For a particular customer of our client, a pump designed with an impeller to be made with non-corrosive stainless steel grade SS316L but it was with the geometry that is closed impeller type and a dia of 300+mm. [Figure 2 – Geometric section of closed impeller as illustration] For such unique impeller shapes the development cost and lead time with conventional means of investment casting is quite laborious efforts (almost to the extent as manual craftsmanship right from pattern making for lost-wax approach) with several quality risks – such as unknown shrinkage of geometric features, unpredictable porosity voids due to hot spots, rough surface finish of internal undercut features which are difficult to process for manual grinding/polishing etc.

“We had to develop new parameters for SS316L to facilitate the build process. Various iterations of support structures needed to be simulated for optimum results without failures. Also, since undercutting the part wasn’t an option in conventional manufacturing via CNC milling, this gave a good lead for us to proceed with EOS – M400-4 and we could make 100 parts per batch which even most foundries don’t offer unless appropriate tooling for wax patterns and serious investment casting mold making facility investments” said Mr. Arpit Sahu (Director, Co-founder – Objectify).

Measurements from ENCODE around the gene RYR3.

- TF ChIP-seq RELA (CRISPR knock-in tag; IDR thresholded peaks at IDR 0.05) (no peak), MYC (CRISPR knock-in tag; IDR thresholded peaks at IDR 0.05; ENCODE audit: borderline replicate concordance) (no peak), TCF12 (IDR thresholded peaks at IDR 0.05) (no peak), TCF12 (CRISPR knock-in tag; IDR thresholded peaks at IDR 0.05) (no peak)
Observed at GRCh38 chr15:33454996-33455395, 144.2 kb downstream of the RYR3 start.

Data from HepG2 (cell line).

R&D Team of our client had been investigating, adoption of additive manufacturing for such low volume, high mix need of 3D printing, complex closed impeller geometries under their new flagship of “Digital Products and Solutions.” With a vision of making digital designs produced with digital data with least human interventions that allows competitive advantages. Competitive advantages are virtual storage of design and production life-cycle know-hows for later duplications with near perfect repeatability and quality reliability, distributed manufacturing for supply and sourcing of products and replenishment parts made to order, just in time with localized production facilities which are not requiring hefty investments like in big foundries for tooling and facilities for casting.

Our client needed 3D printing solution for an impeller of size 300+ mm which is not able to fit on the usual-build-envelope of 3D printers that are of size 250mm x 250mm x 300mm. EOS, a German manufacturer of powder bed fusion type 3D printers under flagship products – DMLS – Direct Metal Laser Solidification, had recently built a system that has a-build-envelope of 400mm x 400mm x 400mm, could accommodate impeller of the size. However with default EOS recommended processing parameters to solidify the powder layer upon layer with the part orientation, the time taken was quite longer with quality risks involved. Risks such as layer shifting that affects geometric integrity, machine stop and start stress lines/insufficient bonding if subsequent layers melting take too long time in case of re-coater jamming issues etc.

Technical challenges in 3D-Printing closed impellers –
  • The geometry is closed hollow shell, a classical problem that can only be tackled by 3D printing as even 5-axis machining can’t cut curved
  • 3D printing can allow us to accommodate hollow shells but still the geometry needs to be supported for variety of reasons as process
  • For quality and obvious difficulty in processing of internal features, them having support structures is simply not a choice